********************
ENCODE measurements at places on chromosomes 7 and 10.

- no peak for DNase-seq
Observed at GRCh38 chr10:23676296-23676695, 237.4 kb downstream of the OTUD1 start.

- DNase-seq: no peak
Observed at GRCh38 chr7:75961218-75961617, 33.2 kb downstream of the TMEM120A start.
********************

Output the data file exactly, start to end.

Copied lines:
ENCODE measurements at places on chromosomes 7 and 10.

- no peak for DNase-seq
Observed at GRCh38 chr10:23676296-23676695, 237.4 kb downstream of the OTUD1 start.

- DNase-seq: no peak
Observed at GRCh38 chr7:75961218-75961617, 33.2 kb downstream of the TMEM120A start.